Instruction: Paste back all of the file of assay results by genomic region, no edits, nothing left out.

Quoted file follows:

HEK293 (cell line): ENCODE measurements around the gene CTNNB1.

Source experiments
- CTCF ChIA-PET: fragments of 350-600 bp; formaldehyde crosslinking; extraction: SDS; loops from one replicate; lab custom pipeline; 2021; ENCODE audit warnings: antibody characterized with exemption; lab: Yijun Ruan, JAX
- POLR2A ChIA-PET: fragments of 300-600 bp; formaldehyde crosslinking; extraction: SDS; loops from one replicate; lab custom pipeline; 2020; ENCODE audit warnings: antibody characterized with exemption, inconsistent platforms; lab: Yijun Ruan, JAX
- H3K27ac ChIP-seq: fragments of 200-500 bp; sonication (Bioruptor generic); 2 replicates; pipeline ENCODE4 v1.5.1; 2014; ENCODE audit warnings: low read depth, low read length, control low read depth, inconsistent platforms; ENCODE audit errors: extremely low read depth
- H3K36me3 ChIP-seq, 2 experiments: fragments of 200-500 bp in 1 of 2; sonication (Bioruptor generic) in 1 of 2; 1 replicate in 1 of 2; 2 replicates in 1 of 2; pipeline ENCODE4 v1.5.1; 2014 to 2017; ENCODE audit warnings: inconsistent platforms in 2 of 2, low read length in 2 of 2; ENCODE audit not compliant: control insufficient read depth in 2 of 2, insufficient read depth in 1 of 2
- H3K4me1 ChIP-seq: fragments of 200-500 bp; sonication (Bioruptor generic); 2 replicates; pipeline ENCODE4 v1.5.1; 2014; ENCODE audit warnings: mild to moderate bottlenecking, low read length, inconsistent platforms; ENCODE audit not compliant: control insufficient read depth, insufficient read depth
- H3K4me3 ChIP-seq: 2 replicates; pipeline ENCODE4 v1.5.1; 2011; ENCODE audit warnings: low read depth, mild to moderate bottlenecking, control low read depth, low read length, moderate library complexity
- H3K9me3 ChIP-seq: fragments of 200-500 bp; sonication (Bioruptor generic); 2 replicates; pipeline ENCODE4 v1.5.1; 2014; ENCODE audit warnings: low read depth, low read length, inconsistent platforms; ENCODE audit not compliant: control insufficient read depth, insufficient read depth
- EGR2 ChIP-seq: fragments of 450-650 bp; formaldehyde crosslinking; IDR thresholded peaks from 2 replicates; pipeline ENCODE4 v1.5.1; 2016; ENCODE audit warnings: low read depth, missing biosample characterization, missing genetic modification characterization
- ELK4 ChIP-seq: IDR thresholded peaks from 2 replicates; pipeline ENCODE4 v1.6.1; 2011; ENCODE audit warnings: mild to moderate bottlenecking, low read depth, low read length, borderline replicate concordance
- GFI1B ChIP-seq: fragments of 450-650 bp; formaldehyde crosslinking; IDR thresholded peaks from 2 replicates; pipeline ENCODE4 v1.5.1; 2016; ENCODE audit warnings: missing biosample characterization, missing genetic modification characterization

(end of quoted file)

HEK293 (cell line): ENCODE measurements around the gene CTNNB1.

Source experiments
- CTCF ChIA-PET: fragments of 350-600 bp; formaldehyde crosslinking; extraction: SDS; loops from one replicate; lab custom pipeline; 2021; ENCODE audit warnings: antibody characterized with exemption; lab: Yijun Ruan, JAX
- POLR2A ChIA-PET: fragments of 300-600 bp; formaldehyde crosslinking; extraction: SDS; loops from one replicate; lab custom pipeline; 2020; ENCODE audit warnings: antibody characterized with exemption, inconsistent platforms; lab: Yijun Ruan, JAX
- H3K27ac ChIP-seq: fragments of 200-500 bp; sonication (Bioruptor generic); 2 replicates; pipeline ENCODE4 v1.5.1; 2014; ENCODE audit warnings: low read depth, low read length, control low read depth, inconsistent platforms; ENCODE audit errors: extremely low read depth
- H3K36me3 ChIP-seq, 2 experiments: fragments of 200-500 bp in 1 of 2; sonication (Bioruptor generic) in 1 of 2; 1 replicate in 1 of 2; 2 replicates in 1 of 2; pipeline ENCODE4 v1.5.1; 2014 to 2017; ENCODE audit warnings: inconsistent platforms in 2 of 2, low read length in 2 of 2; ENCODE audit not compliant: control insufficient read depth in 2 of 2, insufficient read depth in 1 of 2
- H3K4me1 ChIP-seq: fragments of 200-500 bp; sonication (Bioruptor generic); 2 replicates; pipeline ENCODE4 v1.5.1; 2014; ENCODE audit warnings: mild to moderate bottlenecking, low read length, inconsistent platforms; ENCODE audit not compliant: control insufficient read depth, insufficient read depth
- H3K4me3 ChIP-seq: 2 replicates; pipeline ENCODE4 v1.5.1; 2011; ENCODE audit warnings: low read depth, mild to moderate bottlenecking, control low read depth, low read length, moderate library complexity
- H3K9me3 ChIP-seq: fragments of 200-500 bp; sonication (Bioruptor generic); 2 replicates; pipeline ENCODE4 v1.5.1; 2014; ENCODE audit warnings: low read depth, low read length, inconsistent platforms; ENCODE audit not compliant: control insufficient read depth, insufficient read depth
- EGR2 ChIP-seq: fragments of 450-650 bp; formaldehyde crosslinking; IDR thresholded peaks from 2 replicates; pipeline ENCODE4 v1.5.1; 2016; ENCODE audit warnings: low read depth, missing biosample characterization, missing genetic modification characterization
- ELK4 ChIP-seq: IDR thresholded peaks from 2 replicates; pipeline ENCODE4 v1.6.1; 2011; ENCODE audit warnings: mild to moderate bottlenecking, low read depth, low read length, borderline replicate concordance
- GFI1B ChIP-seq: fragments of 450-650 bp; formaldehyde crosslinking; IDR thresholded peaks from 2 replicates; pipeline ENCODE4 v1.5.1; 2016; ENCODE audit warnings: missing biosample characterization, missing genetic modification characterization